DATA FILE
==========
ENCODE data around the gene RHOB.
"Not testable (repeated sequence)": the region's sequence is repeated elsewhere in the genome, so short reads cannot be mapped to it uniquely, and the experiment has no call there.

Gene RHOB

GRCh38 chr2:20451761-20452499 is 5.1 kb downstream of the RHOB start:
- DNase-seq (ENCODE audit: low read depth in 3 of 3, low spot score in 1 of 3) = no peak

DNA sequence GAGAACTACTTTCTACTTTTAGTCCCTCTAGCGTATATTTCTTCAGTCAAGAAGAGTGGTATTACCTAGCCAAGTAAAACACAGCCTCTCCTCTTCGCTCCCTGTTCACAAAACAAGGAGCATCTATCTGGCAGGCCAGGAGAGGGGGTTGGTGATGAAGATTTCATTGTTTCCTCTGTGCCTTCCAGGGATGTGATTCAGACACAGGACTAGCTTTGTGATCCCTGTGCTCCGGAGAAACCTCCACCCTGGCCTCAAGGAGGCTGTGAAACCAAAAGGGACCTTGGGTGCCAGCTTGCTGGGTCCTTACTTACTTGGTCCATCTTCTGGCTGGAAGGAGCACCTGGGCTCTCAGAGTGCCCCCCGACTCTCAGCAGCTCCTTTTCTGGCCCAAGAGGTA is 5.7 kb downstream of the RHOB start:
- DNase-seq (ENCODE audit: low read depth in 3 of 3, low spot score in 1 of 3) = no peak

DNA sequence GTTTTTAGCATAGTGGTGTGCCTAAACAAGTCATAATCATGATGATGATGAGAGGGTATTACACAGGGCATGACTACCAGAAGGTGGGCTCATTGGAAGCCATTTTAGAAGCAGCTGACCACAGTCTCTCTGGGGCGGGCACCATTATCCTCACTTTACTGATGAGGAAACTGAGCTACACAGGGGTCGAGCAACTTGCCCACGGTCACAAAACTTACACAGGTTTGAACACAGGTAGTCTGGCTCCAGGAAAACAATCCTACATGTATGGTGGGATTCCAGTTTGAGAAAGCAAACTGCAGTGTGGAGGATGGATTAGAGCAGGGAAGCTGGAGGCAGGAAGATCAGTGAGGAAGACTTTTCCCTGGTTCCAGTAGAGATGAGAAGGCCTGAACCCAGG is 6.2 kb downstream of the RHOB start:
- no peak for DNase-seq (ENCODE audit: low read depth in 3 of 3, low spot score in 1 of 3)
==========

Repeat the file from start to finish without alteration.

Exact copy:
ENCODE data around the gene RHOB.
"Not testable (repeated sequence)": the region's sequence is repeated elsewhere in the genome, so short reads cannot be mapped to it uniquely, and the experiment has no call there.

Gene RHOB

GRCh38 chr2:20451761-20452499 is 5.1 kb downstream of the RHOB start:
- DNase-seq (ENCODE audit: low read depth in 3 of 3, low spot score in 1 of 3) = no peak

DNA sequence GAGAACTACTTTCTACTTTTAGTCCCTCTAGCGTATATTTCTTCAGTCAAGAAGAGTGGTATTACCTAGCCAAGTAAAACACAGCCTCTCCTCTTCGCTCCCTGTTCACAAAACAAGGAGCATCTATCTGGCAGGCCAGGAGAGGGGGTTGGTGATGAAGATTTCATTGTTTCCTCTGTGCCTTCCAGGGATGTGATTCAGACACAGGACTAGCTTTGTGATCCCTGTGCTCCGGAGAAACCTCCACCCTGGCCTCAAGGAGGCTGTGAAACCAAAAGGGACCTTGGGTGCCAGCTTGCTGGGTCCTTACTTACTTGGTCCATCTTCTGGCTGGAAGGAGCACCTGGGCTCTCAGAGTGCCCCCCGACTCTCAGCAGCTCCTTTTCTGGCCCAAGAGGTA is 5.7 kb downstream of the RHOB start:
- DNase-seq (ENCODE audit: low read depth in 3 of 3, low spot score in 1 of 3) = no peak

DNA sequence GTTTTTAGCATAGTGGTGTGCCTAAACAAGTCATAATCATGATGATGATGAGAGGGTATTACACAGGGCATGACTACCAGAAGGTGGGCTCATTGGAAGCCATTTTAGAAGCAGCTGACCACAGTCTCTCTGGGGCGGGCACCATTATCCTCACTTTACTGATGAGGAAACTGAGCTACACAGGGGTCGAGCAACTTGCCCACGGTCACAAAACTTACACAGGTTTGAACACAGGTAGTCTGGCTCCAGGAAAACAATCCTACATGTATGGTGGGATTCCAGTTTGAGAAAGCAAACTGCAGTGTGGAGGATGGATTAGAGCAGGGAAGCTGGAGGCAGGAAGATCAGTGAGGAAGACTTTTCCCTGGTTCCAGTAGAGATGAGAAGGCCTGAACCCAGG is 6.2 kb downstream of the RHOB start:
- no peak for DNase-seq (ENCODE audit: low read depth in 3 of 3, low spot score in 1 of 3)